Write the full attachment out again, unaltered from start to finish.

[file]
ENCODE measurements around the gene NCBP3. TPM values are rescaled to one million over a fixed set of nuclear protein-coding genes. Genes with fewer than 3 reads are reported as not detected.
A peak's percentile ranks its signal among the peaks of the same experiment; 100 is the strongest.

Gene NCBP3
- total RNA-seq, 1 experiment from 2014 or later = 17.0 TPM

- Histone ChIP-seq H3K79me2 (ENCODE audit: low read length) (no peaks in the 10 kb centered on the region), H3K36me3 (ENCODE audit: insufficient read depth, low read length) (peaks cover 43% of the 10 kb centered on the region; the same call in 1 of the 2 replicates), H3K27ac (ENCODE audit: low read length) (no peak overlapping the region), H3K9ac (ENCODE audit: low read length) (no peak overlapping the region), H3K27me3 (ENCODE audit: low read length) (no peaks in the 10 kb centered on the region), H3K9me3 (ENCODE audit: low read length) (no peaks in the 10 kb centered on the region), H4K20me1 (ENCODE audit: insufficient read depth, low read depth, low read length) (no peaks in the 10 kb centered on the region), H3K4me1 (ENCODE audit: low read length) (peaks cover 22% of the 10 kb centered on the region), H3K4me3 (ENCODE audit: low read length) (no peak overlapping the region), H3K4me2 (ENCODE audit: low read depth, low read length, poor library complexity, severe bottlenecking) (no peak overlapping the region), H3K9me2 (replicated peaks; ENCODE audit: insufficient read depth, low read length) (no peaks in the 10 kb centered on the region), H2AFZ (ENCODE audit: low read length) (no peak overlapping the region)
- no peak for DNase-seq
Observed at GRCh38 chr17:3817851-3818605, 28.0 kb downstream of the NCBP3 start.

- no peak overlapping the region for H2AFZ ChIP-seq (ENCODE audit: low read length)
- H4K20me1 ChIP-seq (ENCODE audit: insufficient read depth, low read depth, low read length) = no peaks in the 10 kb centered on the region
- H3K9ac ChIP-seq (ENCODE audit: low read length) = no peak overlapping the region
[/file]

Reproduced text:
ENCODE measurements around the gene NCBP3. TPM values are rescaled to one million over a fixed set of nuclear protein-coding genes. Genes with fewer than 3 reads are reported as not detected.
A peak's percentile ranks its signal among the peaks of the same experiment; 100 is the strongest.

Gene NCBP3
- total RNA-seq, 1 experiment from 2014 or later = 17.0 TPM

- Histone ChIP-seq H3K79me2 (ENCODE audit: low read length) (no peaks in the 10 kb centered on the region), H3K36me3 (ENCODE audit: insufficient read depth, low read length) (peaks cover 43% of the 10 kb centered on the region; the same call in 1 of the 2 replicates), H3K27ac (ENCODE audit: low read length) (no peak overlapping the region), H3K9ac (ENCODE audit: low read length) (no peak overlapping the region), H3K27me3 (ENCODE audit: low read length) (no peaks in the 10 kb centered on the region), H3K9me3 (ENCODE audit: low read length) (no peaks in the 10 kb centered on the region), H4K20me1 (ENCODE audit: insufficient read depth, low read depth, low read length) (no peaks in the 10 kb centered on the region), H3K4me1 (ENCODE audit: low read length) (peaks cover 22% of the 10 kb centered on the region), H3K4me3 (ENCODE audit: low read length) (no peak overlapping the region), H3K4me2 (ENCODE audit: low read depth, low read length, poor library complexity, severe bottlenecking) (no peak overlapping the region), H3K9me2 (replicated peaks; ENCODE audit: insufficient read depth, low read length) (no peaks in the 10 kb centered on the region), H2AFZ (ENCODE audit: low read length) (no peak overlapping the region)
- no peak for DNase-seq
Observed at GRCh38 chr17:3817851-3818605, 28.0 kb downstream of the NCBP3 start.

- no peak overlapping the region for H2AFZ ChIP-seq (ENCODE audit: low read length)
- H4K20me1 ChIP-seq (ENCODE audit: insufficient read depth, low read depth, low read length) = no peaks in the 10 kb centered on the region
- H3K9ac ChIP-seq (ENCODE audit: low read length) = no peak overlapping the region